This papercraft is a Geisha, designed by trucmachin. Geisha, geiko or geigi are traditional Japanese female entertainers who act as hostesses and whose skills include performing various Japanese arts such as classical music, dance and games.
Apprentice geisha are called maiko or hangyoku, “half-jewel”, or by the more generic term o-shaku, literally “one who pours”. The white make-up and elaborate kimono and hair of a maiko is the popular image held of geisha. A woman entering the geisha community does not have to begin as a maiko, having the opportunity to begin her career as a full geisha. Either way, however, usually a year’s training is involved before debuting either as a maiko or as a geisha. A woman above 21 is considered too old to be a maiko and becomes a full geisha upon her initiation into the geisha community. However, those who do go through the maiko stage can enjoy more prestige later in their professional lives.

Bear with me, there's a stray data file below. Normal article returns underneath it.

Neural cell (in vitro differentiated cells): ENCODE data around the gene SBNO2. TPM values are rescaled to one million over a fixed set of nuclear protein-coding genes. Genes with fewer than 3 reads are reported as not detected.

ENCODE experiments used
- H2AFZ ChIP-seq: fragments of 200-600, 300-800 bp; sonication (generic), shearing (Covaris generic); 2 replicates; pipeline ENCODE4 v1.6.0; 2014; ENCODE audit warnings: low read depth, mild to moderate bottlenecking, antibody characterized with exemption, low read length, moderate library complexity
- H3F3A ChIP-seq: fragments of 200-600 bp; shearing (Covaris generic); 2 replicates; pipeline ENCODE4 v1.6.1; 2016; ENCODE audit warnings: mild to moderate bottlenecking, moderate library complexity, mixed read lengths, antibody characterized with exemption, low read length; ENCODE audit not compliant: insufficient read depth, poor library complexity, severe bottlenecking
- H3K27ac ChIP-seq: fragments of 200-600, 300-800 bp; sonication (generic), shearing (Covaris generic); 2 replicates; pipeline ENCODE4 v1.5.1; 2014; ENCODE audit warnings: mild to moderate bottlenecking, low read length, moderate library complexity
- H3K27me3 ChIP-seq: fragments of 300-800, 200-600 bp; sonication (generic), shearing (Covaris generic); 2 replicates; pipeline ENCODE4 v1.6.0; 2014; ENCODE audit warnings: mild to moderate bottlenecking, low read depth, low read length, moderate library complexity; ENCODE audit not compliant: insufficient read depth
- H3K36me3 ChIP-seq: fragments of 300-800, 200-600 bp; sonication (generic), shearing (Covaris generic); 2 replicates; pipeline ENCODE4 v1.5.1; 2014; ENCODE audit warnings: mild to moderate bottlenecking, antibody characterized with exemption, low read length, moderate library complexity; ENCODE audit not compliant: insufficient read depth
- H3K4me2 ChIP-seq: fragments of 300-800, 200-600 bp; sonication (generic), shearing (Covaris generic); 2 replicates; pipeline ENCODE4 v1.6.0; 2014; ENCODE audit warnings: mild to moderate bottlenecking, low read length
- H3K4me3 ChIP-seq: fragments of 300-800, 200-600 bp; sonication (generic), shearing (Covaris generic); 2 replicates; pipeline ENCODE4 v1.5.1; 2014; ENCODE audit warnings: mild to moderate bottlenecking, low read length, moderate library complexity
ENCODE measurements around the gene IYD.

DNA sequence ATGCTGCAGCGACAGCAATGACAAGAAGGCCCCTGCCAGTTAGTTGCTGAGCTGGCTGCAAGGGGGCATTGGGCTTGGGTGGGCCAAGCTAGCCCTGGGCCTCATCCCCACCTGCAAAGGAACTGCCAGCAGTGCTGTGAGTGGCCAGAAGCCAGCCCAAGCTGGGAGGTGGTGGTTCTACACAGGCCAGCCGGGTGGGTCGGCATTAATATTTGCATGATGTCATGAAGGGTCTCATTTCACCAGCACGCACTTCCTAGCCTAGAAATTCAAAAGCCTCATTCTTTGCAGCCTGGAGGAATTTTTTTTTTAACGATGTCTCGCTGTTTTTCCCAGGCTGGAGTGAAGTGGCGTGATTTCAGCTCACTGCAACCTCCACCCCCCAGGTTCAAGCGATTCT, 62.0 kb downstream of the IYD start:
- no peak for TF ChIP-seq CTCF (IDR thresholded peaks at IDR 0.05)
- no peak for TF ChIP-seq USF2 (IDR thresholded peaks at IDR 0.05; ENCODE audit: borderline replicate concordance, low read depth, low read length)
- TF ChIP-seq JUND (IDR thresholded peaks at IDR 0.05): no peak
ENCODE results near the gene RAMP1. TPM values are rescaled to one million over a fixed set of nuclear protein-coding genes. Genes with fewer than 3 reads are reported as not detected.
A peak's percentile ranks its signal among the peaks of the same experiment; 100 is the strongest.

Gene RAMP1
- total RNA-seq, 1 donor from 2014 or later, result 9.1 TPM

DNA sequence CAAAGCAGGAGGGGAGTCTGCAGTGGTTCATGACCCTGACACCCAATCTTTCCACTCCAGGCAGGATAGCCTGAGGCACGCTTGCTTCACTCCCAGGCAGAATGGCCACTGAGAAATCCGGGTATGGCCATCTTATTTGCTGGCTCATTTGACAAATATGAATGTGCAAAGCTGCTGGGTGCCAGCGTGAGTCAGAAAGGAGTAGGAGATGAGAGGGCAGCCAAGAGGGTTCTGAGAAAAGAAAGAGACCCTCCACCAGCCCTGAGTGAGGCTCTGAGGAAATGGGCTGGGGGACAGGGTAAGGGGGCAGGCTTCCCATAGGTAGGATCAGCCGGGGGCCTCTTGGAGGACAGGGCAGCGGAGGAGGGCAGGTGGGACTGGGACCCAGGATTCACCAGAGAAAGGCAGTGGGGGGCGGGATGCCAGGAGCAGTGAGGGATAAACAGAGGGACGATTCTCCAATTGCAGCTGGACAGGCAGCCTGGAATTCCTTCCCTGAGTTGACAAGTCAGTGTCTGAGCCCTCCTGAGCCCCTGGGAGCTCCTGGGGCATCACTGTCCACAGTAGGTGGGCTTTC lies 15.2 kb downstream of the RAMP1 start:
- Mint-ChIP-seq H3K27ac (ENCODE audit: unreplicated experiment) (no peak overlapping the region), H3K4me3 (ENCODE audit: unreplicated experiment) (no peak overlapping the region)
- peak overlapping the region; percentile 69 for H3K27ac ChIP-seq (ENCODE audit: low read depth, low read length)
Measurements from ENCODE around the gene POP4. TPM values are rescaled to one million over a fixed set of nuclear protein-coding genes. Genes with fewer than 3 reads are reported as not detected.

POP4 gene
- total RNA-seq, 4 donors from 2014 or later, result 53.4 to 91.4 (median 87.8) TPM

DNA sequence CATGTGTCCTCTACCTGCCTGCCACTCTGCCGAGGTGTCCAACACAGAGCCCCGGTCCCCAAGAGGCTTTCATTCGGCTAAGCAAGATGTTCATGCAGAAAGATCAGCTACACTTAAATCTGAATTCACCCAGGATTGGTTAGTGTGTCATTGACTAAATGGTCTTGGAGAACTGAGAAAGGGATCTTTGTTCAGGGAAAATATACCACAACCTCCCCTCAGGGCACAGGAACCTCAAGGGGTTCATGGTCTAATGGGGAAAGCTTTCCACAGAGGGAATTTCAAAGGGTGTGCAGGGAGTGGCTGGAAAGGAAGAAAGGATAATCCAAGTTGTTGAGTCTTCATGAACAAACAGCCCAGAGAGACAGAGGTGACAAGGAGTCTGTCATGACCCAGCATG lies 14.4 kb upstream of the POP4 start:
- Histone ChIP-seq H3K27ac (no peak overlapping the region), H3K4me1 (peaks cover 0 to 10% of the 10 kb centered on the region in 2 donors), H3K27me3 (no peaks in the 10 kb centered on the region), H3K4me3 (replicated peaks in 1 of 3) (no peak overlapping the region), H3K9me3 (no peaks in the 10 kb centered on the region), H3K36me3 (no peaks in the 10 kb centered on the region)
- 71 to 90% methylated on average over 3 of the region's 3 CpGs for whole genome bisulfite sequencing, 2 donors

The only modern maiko that can apprentice before the age of eighteen are in Kyoto. So on average, Tokyo hangyoku are slightly older than their Kyoto counterparts. Historically, geisha often began the earliest stages of their training at a very young age, sometimes as early as at 3 or 5 years. The early shikomi and minarai stages of geisha training lasted years, which is significantly longer than in contemporary times.
It is still said that geisha inhabit a separate reality which they call the karyūkai or “the flower and willow world.” Before they disappeared the courtesans were the colorful “flowers” and the geisha the “willows” because of their subtlety, strength, and grace.
A geisha’s appearance changes throughout her career, from the girlish, heavily made-up maiko, to the more sombre appearance of an older established geisha. Different hairstyles and hairpins signify different stages of a young girl’s development and even a detail as minute as the length of one’s eyebrows is significant. Short eyebrows are for the young and long eyebrows display maturity.
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